world, the way cannot be all smooth for them and parents must share their
troubles and anxieties as long as life may last. So even at the best there is an
addition of sorrow and too often we do not experience the best. Disease and
death or folly and misfortune so often add to the sorrows of parents.
"If we wanted to imagine a human being who should be free from
all such pain, we should have to think of one without blessings, without friends
or companions; one leading an animal life and finding it hard work to live at
all. He would have no real sorrow because he had no real joys, and death would
not be an enemy, because life had never been a friend.
"Sometimes we have seen the close of an unusually serene and
happy life. It seems that nearly all possible blessings have attended. Husband
and wife have spent an ideal married life and have grown old together without
any serious failing of their mental powers or any of that hardening angularity
which so often mars the last chapter. They have grown mellow with the advance of
years, and when nearly all of their generation have passed away, they have lived
feebly on, commanding the love and respect of all who knew them. Then one day
the messenger of death has arrived, hastening as if to make up for delay. One of
the lives is taken by disease and the other nickers out through the shock of
parting. 'They were lovely and pleasant in their lives, and in death were not
divided', as we heard quoted over the grave of such a pair. A sympathetic
observer remarks on the sadness of the end. The one spared by disease could not
survive the shock of separation after so many years of close companionship, and
so quickly followed to darkness and silence. It is rightly described as sad, and
yet it is the best that human life has to offer. It is far more sad to be torn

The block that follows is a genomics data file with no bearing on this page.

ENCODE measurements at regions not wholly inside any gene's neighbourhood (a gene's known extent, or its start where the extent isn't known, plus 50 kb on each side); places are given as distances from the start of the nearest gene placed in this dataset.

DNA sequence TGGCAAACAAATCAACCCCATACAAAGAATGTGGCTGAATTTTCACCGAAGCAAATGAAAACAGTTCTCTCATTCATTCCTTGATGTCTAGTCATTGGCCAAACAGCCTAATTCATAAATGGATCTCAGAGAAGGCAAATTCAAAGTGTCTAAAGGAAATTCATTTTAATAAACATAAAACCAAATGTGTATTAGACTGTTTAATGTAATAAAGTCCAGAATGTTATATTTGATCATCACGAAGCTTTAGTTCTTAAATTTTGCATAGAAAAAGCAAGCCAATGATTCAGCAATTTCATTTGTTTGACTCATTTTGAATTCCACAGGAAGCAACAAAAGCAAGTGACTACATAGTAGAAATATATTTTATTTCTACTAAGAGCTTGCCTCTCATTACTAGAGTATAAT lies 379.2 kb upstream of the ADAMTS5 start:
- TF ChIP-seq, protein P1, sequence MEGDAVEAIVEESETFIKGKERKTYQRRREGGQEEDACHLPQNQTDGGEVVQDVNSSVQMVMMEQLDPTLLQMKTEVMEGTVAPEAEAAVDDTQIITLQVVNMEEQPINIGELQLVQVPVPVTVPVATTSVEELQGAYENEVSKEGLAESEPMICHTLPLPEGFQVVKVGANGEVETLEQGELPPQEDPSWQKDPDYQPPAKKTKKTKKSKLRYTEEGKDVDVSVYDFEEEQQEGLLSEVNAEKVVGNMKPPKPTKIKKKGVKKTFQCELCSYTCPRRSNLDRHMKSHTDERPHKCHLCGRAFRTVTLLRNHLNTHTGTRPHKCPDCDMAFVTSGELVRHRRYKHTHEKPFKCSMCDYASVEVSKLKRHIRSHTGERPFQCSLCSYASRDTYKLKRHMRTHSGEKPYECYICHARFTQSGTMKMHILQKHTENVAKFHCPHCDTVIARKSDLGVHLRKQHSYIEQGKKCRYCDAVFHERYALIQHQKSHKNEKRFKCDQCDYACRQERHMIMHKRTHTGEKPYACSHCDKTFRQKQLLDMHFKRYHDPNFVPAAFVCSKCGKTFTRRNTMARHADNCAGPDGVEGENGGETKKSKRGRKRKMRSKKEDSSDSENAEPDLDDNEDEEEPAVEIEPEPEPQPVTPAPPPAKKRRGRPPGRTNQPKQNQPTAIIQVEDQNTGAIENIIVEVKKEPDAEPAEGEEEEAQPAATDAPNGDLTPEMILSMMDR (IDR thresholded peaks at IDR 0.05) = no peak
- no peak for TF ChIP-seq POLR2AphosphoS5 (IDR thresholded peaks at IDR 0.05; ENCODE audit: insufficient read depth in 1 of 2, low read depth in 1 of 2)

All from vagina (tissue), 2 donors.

in two while there is still sufficient strength to survive the shock and so live
on. Saddest of all perhaps for life to become so painful that death is a
"It is so with all ordinary blessings of life, but not with
the special blessing offered by God to all who will hear His call. Spiritual
riches which can be ours even now, bring no conclusions of disgust or sadness,
nor any fear of being robbed. They will not save us from the sorrows of human
life, but they will help us to bear the pain. They do not arrest the process of
decay in the dark streets of a Gentile city, but they give us hope of a better
city to come" (Islip Collyer, "Principles and Proverbs" 191-194).
Reading 3 - Luk 23:11
"Then Herod and his soldiers ridiculed and mocked him.
Dressing him in an elegant robe, they sent him back to Pilate" (Luk
The KJV calls these soldiers "men of war" -- a phrase which is
true enough to the original text, but is especially apt, as an example of
supreme irony! What "men of war" they were! Courageous and unrelenting in their
mockery of a man who could not -- or, more precisely, would not -- defend
We cannot help but remember that an earlier Herod -- father of
this one -- had sent his "men of war" out to the village of Bethlehem, where
they seized the babies from their mothers, and butchered them (Mat 2:16)!
The world has such "men of war" today -- they may be seen
executing innocents and raping young women, stealing from the poor, and
polluting themselves with every vice, in the "third-world" backwaters of the
world... whose sole claims to legitimacy are cheap uniforms and deadly weapons,
who serve men every bit as vile as the Herods.
May the true "Man of war" return soon, riding on a white
horse, and leading the armies of heaven, to destroy once and for all such
would-be "men of war" (Rev 19:11-14)!